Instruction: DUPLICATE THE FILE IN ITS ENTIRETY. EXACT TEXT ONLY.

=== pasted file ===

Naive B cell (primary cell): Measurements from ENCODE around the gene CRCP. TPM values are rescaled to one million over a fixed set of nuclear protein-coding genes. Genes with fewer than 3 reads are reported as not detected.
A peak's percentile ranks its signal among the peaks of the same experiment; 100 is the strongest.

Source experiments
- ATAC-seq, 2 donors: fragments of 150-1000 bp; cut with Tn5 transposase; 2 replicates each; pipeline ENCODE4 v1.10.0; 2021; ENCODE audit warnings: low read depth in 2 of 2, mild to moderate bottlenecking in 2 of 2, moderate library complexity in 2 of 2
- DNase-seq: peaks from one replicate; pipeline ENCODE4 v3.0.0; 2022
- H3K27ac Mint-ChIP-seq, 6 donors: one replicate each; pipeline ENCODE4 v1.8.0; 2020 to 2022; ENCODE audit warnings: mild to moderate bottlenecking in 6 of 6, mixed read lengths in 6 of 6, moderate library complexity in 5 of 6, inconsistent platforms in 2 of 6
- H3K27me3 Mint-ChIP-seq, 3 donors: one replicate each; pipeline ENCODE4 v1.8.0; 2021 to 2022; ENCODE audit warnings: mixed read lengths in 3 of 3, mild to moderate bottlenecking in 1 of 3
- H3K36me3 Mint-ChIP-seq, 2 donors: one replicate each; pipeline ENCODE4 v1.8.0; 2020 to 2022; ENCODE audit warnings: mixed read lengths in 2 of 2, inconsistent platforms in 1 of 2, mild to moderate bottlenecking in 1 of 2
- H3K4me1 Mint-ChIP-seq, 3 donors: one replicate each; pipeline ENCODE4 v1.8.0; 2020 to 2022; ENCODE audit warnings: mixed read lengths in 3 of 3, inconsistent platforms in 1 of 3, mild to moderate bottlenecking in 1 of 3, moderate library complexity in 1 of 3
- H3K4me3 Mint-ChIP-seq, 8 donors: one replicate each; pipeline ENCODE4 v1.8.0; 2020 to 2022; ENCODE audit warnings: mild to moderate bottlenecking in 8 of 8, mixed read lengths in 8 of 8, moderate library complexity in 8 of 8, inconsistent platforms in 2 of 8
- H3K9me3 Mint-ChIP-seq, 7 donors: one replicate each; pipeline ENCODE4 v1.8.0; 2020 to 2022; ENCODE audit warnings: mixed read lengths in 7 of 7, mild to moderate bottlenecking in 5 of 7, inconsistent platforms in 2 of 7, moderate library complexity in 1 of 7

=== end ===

Naive B cell (primary cell): Measurements from ENCODE around the gene CRCP. TPM values are rescaled to one million over a fixed set of nuclear protein-coding genes. Genes with fewer than 3 reads are reported as not detected.
A peak's percentile ranks its signal among the peaks of the same experiment; 100 is the strongest.

Source experiments
- ATAC-seq, 2 donors: fragments of 150-1000 bp; cut with Tn5 transposase; 2 replicates each; pipeline ENCODE4 v1.10.0; 2021; ENCODE audit warnings: low read depth in 2 of 2, mild to moderate bottlenecking in 2 of 2, moderate library complexity in 2 of 2
- DNase-seq: peaks from one replicate; pipeline ENCODE4 v3.0.0; 2022
- H3K27ac Mint-ChIP-seq, 6 donors: one replicate each; pipeline ENCODE4 v1.8.0; 2020 to 2022; ENCODE audit warnings: mild to moderate bottlenecking in 6 of 6, mixed read lengths in 6 of 6, moderate library complexity in 5 of 6, inconsistent platforms in 2 of 6
- H3K27me3 Mint-ChIP-seq, 3 donors: one replicate each; pipeline ENCODE4 v1.8.0; 2021 to 2022; ENCODE audit warnings: mixed read lengths in 3 of 3, mild to moderate bottlenecking in 1 of 3
- H3K36me3 Mint-ChIP-seq, 2 donors: one replicate each; pipeline ENCODE4 v1.8.0; 2020 to 2022; ENCODE audit warnings: mixed read lengths in 2 of 2, inconsistent platforms in 1 of 2, mild to moderate bottlenecking in 1 of 2
- H3K4me1 Mint-ChIP-seq, 3 donors: one replicate each; pipeline ENCODE4 v1.8.0; 2020 to 2022; ENCODE audit warnings: mixed read lengths in 3 of 3, inconsistent platforms in 1 of 3, mild to moderate bottlenecking in 1 of 3, moderate library complexity in 1 of 3
- H3K4me3 Mint-ChIP-seq, 8 donors: one replicate each; pipeline ENCODE4 v1.8.0; 2020 to 2022; ENCODE audit warnings: mild to moderate bottlenecking in 8 of 8, mixed read lengths in 8 of 8, moderate library complexity in 8 of 8, inconsistent platforms in 2 of 8
- H3K9me3 Mint-ChIP-seq, 7 donors: one replicate each; pipeline ENCODE4 v1.8.0; 2020 to 2022; ENCODE audit warnings: mixed read lengths in 7 of 7, mild to moderate bottlenecking in 5 of 7, inconsistent platforms in 2 of 7, moderate library complexity in 1 of 7